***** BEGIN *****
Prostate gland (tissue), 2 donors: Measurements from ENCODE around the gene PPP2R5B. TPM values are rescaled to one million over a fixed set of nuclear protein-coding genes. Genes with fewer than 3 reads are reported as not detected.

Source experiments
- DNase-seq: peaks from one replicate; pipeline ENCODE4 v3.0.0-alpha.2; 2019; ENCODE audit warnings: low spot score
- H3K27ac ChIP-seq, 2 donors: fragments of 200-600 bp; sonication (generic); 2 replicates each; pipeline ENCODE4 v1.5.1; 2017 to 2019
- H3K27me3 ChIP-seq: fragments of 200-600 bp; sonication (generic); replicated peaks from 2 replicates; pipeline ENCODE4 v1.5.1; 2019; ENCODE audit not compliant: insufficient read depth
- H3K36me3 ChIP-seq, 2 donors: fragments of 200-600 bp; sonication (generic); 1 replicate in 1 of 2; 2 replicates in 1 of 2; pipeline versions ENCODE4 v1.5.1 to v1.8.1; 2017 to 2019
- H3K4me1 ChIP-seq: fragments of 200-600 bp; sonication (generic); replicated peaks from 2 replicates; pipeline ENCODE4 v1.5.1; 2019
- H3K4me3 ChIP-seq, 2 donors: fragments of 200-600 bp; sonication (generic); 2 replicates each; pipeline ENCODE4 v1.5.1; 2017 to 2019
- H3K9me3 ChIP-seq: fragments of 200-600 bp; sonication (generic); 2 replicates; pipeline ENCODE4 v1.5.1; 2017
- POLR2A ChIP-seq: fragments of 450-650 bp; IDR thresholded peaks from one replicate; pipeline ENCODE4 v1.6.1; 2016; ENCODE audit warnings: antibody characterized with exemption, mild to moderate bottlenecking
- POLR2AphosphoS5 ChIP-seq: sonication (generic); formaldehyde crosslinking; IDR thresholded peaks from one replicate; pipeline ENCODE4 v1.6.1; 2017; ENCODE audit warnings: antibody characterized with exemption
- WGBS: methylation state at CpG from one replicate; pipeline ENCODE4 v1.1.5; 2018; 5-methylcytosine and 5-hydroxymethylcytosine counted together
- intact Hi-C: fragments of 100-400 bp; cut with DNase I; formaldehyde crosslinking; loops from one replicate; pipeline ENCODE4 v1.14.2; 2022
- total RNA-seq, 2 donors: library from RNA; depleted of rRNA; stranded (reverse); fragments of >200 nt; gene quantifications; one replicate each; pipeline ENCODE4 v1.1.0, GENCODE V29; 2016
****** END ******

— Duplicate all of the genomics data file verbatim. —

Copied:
Prostate gland (tissue), 2 donors: Measurements from ENCODE around the gene PPP2R5B. TPM values are rescaled to one million over a fixed set of nuclear protein-coding genes. Genes with fewer than 3 reads are reported as not detected.

Source experiments
- DNase-seq: peaks from one replicate; pipeline ENCODE4 v3.0.0-alpha.2; 2019; ENCODE audit warnings: low spot score
- H3K27ac ChIP-seq, 2 donors: fragments of 200-600 bp; sonication (generic); 2 replicates each; pipeline ENCODE4 v1.5.1; 2017 to 2019
- H3K27me3 ChIP-seq: fragments of 200-600 bp; sonication (generic); replicated peaks from 2 replicates; pipeline ENCODE4 v1.5.1; 2019; ENCODE audit not compliant: insufficient read depth
- H3K36me3 ChIP-seq, 2 donors: fragments of 200-600 bp; sonication (generic); 1 replicate in 1 of 2; 2 replicates in 1 of 2; pipeline versions ENCODE4 v1.5.1 to v1.8.1; 2017 to 2019
- H3K4me1 ChIP-seq: fragments of 200-600 bp; sonication (generic); replicated peaks from 2 replicates; pipeline ENCODE4 v1.5.1; 2019
- H3K4me3 ChIP-seq, 2 donors: fragments of 200-600 bp; sonication (generic); 2 replicates each; pipeline ENCODE4 v1.5.1; 2017 to 2019
- H3K9me3 ChIP-seq: fragments of 200-600 bp; sonication (generic); 2 replicates; pipeline ENCODE4 v1.5.1; 2017
- POLR2A ChIP-seq: fragments of 450-650 bp; IDR thresholded peaks from one replicate; pipeline ENCODE4 v1.6.1; 2016; ENCODE audit warnings: antibody characterized with exemption, mild to moderate bottlenecking
- POLR2AphosphoS5 ChIP-seq: sonication (generic); formaldehyde crosslinking; IDR thresholded peaks from one replicate; pipeline ENCODE4 v1.6.1; 2017; ENCODE audit warnings: antibody characterized with exemption
- WGBS: methylation state at CpG from one replicate; pipeline ENCODE4 v1.1.5; 2018; 5-methylcytosine and 5-hydroxymethylcytosine counted together
- intact Hi-C: fragments of 100-400 bp; cut with DNase I; formaldehyde crosslinking; loops from one replicate; pipeline ENCODE4 v1.14.2; 2022
- total RNA-seq, 2 donors: library from RNA; depleted of rRNA; stranded (reverse); fragments of >200 nt; gene quantifications; one replicate each; pipeline ENCODE4 v1.1.0, GENCODE V29; 2016